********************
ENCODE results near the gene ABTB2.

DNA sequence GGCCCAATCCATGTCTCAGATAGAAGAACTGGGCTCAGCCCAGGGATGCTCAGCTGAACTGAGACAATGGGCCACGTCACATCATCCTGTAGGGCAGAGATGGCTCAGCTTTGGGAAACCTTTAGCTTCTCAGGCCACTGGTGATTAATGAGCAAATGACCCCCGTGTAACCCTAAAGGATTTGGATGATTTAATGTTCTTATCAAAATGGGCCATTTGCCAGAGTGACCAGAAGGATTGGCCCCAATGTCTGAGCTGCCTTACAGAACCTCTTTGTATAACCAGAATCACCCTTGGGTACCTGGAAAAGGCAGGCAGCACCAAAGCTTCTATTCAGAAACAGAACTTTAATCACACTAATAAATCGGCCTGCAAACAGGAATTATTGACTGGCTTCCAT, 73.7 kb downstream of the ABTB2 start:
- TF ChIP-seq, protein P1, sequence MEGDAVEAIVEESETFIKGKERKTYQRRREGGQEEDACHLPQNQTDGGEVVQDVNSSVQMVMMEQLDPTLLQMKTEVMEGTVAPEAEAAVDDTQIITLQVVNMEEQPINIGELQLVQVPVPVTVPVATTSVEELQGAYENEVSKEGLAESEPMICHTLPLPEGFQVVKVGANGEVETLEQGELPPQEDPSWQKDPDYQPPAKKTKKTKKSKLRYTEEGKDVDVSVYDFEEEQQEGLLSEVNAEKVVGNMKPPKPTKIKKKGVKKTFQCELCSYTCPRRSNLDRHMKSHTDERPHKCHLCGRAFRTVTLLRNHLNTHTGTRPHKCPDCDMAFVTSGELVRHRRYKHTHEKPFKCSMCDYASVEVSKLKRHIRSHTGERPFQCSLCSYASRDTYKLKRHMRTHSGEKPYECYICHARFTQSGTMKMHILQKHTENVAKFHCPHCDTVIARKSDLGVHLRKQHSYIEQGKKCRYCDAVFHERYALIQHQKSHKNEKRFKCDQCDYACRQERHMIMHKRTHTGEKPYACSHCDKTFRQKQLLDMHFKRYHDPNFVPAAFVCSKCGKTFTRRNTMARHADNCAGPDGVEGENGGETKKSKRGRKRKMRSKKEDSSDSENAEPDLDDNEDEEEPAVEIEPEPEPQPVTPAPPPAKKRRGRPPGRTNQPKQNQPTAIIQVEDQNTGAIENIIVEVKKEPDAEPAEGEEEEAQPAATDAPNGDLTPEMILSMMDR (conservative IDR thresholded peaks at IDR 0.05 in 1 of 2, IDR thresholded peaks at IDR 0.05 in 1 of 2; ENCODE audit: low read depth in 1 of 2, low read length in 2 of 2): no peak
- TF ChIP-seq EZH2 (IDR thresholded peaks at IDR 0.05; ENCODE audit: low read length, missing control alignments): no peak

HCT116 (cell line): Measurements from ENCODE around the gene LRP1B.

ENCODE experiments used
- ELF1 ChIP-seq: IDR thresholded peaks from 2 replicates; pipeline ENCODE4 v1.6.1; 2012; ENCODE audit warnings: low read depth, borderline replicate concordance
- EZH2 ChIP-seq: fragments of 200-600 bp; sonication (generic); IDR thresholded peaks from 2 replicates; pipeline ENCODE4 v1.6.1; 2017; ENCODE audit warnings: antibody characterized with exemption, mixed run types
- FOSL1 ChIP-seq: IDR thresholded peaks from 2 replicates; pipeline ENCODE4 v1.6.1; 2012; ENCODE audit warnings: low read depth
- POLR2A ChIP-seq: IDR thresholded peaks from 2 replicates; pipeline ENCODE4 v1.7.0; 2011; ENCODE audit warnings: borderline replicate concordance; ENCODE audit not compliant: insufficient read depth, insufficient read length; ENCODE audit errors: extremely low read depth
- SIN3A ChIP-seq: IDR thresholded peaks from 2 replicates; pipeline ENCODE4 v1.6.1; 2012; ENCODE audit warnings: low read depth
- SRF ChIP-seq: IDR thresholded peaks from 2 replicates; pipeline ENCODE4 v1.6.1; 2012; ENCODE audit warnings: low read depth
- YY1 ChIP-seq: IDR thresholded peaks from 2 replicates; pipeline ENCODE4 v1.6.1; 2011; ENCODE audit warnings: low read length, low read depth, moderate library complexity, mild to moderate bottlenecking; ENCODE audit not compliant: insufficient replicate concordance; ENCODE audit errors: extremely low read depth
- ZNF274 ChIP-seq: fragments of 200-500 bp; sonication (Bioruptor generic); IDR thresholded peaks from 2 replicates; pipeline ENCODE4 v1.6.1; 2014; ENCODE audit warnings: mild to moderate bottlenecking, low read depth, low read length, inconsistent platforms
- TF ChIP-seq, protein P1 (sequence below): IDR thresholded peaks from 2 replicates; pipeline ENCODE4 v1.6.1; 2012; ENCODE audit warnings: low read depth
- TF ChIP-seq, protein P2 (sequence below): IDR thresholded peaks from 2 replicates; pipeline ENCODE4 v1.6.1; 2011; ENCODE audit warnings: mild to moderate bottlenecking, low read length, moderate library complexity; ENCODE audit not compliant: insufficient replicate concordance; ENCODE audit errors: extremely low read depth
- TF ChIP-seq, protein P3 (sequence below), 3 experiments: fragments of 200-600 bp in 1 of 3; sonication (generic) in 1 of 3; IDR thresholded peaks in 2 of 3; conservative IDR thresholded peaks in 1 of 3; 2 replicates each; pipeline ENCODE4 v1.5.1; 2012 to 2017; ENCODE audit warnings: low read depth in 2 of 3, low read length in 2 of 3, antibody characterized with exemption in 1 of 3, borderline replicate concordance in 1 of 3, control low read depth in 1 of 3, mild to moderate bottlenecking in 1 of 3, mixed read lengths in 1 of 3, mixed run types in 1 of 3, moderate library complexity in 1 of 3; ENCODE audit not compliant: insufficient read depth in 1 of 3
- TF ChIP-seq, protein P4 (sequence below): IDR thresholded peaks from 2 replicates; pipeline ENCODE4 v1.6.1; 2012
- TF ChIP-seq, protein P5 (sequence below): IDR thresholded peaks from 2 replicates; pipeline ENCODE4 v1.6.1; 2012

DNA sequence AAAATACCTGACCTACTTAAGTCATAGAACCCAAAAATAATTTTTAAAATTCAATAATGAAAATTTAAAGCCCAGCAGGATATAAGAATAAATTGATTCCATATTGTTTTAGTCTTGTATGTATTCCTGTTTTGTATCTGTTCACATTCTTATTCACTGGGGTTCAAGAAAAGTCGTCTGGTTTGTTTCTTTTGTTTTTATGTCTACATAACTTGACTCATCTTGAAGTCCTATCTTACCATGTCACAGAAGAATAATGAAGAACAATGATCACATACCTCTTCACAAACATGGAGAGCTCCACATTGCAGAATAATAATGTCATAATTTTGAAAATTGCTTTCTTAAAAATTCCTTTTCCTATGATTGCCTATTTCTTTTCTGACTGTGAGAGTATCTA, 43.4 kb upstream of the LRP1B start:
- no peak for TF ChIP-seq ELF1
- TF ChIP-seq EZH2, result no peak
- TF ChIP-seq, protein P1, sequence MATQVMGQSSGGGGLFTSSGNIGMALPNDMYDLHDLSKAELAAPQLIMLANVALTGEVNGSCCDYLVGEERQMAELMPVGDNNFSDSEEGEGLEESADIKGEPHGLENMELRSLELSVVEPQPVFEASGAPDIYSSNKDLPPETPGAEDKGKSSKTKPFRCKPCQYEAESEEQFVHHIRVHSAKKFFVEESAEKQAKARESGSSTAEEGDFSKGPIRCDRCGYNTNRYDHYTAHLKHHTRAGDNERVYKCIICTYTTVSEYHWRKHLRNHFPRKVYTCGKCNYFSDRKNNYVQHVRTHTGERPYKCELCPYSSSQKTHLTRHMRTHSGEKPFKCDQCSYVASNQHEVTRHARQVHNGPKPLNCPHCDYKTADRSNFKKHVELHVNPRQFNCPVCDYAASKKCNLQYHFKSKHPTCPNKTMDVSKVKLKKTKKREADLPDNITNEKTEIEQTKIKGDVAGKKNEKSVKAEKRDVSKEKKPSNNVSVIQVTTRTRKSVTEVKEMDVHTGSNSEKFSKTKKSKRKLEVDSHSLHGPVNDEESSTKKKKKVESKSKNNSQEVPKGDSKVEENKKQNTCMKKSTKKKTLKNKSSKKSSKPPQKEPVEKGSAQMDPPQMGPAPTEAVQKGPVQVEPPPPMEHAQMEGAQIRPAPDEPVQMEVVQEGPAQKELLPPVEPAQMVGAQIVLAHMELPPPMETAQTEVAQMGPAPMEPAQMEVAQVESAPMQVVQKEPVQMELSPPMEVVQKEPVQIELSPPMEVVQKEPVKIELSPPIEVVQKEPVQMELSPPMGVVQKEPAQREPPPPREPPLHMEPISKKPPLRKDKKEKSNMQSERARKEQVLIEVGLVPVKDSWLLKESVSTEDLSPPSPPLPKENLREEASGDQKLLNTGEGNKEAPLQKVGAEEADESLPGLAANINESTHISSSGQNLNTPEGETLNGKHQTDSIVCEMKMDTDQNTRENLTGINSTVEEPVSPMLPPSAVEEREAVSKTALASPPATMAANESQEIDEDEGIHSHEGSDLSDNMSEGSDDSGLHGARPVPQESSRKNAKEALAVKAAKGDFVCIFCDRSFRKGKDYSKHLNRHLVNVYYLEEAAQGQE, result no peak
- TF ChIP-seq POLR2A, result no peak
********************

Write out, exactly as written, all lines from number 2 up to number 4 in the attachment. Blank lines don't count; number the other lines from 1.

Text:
DNA sequence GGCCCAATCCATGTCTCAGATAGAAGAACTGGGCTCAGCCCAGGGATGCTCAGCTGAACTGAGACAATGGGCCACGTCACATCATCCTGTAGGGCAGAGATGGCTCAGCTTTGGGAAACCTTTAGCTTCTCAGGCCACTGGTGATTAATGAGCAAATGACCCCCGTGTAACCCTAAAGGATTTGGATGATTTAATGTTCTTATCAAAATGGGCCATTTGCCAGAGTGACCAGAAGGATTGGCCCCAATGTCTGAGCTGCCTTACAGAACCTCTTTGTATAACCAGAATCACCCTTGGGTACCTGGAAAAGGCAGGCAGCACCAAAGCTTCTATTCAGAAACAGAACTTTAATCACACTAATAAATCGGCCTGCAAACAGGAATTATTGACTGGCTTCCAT, 73.7 kb downstream of the ABTB2 start:
- TF ChIP-seq, protein P1, sequence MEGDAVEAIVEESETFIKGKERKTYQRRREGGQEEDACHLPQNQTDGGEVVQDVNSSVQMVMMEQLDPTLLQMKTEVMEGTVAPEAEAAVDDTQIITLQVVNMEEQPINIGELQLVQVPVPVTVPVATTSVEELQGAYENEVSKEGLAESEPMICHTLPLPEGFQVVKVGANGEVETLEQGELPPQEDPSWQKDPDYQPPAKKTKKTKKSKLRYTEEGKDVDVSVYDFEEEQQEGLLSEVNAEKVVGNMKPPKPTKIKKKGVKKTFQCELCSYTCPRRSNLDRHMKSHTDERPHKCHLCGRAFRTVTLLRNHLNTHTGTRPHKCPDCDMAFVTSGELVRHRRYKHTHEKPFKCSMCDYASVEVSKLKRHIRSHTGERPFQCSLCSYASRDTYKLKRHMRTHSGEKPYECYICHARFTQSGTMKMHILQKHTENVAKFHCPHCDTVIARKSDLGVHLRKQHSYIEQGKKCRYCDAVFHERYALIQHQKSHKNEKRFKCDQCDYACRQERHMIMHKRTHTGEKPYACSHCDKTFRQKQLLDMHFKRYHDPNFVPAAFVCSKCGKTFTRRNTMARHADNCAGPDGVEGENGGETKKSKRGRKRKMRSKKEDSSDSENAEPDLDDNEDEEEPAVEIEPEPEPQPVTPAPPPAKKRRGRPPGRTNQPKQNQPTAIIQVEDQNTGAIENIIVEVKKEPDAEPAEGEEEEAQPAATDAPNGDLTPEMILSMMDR (conservative IDR thresholded peaks at IDR 0.05 in 1 of 2, IDR thresholded peaks at IDR 0.05 in 1 of 2; ENCODE audit: low read depth in 1 of 2, low read length in 2 of 2): no peak
- TF ChIP-seq EZH2 (IDR thresholded peaks at IDR 0.05; ENCODE audit: low read length, missing control alignments): no peak